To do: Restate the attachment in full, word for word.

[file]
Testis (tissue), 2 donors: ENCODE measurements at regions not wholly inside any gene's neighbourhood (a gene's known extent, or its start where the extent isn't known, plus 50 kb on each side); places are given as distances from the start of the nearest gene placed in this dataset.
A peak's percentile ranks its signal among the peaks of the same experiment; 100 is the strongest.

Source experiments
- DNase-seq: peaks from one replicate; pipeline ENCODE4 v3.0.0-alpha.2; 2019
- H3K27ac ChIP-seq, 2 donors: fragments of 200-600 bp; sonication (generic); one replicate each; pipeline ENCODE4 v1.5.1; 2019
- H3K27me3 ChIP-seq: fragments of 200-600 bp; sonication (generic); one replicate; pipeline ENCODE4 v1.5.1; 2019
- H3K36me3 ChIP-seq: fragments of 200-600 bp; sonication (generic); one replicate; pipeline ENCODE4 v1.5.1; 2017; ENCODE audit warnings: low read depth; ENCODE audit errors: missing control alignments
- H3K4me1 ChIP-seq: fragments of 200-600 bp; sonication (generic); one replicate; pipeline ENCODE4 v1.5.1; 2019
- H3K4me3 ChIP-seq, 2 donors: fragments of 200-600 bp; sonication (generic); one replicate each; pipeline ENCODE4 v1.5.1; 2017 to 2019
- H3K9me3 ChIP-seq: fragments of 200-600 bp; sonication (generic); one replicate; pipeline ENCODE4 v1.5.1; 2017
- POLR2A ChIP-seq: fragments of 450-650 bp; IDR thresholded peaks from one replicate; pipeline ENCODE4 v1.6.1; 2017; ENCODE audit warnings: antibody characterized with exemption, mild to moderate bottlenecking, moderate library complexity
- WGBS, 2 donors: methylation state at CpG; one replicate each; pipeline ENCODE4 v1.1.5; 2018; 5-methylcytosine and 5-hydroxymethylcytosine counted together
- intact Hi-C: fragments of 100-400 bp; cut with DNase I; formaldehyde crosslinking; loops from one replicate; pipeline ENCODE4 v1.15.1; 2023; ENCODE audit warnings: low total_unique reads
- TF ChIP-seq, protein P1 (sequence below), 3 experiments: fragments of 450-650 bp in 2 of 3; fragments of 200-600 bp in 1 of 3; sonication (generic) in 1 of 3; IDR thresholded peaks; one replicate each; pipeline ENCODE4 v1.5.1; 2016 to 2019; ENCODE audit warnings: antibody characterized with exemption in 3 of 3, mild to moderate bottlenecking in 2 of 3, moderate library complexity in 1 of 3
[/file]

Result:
Testis (tissue), 2 donors: ENCODE measurements at regions not wholly inside any gene's neighbourhood (a gene's known extent, or its start where the extent isn't known, plus 50 kb on each side); places are given as distances from the start of the nearest gene placed in this dataset.
A peak's percentile ranks its signal among the peaks of the same experiment; 100 is the strongest.

Source experiments
- DNase-seq: peaks from one replicate; pipeline ENCODE4 v3.0.0-alpha.2; 2019
- H3K27ac ChIP-seq, 2 donors: fragments of 200-600 bp; sonication (generic); one replicate each; pipeline ENCODE4 v1.5.1; 2019
- H3K27me3 ChIP-seq: fragments of 200-600 bp; sonication (generic); one replicate; pipeline ENCODE4 v1.5.1; 2019
- H3K36me3 ChIP-seq: fragments of 200-600 bp; sonication (generic); one replicate; pipeline ENCODE4 v1.5.1; 2017; ENCODE audit warnings: low read depth; ENCODE audit errors: missing control alignments
- H3K4me1 ChIP-seq: fragments of 200-600 bp; sonication (generic); one replicate; pipeline ENCODE4 v1.5.1; 2019
- H3K4me3 ChIP-seq, 2 donors: fragments of 200-600 bp; sonication (generic); one replicate each; pipeline ENCODE4 v1.5.1; 2017 to 2019
- H3K9me3 ChIP-seq: fragments of 200-600 bp; sonication (generic); one replicate; pipeline ENCODE4 v1.5.1; 2017
- POLR2A ChIP-seq: fragments of 450-650 bp; IDR thresholded peaks from one replicate; pipeline ENCODE4 v1.6.1; 2017; ENCODE audit warnings: antibody characterized with exemption, mild to moderate bottlenecking, moderate library complexity
- WGBS, 2 donors: methylation state at CpG; one replicate each; pipeline ENCODE4 v1.1.5; 2018; 5-methylcytosine and 5-hydroxymethylcytosine counted together
- intact Hi-C: fragments of 100-400 bp; cut with DNase I; formaldehyde crosslinking; loops from one replicate; pipeline ENCODE4 v1.15.1; 2023; ENCODE audit warnings: low total_unique reads
- TF ChIP-seq, protein P1 (sequence below), 3 experiments: fragments of 450-650 bp in 2 of 3; fragments of 200-600 bp in 1 of 3; sonication (generic) in 1 of 3; IDR thresholded peaks; one replicate each; pipeline ENCODE4 v1.5.1; 2016 to 2019; ENCODE audit warnings: antibody characterized with exemption in 3 of 3, mild to moderate bottlenecking in 2 of 3, moderate library complexity in 1 of 3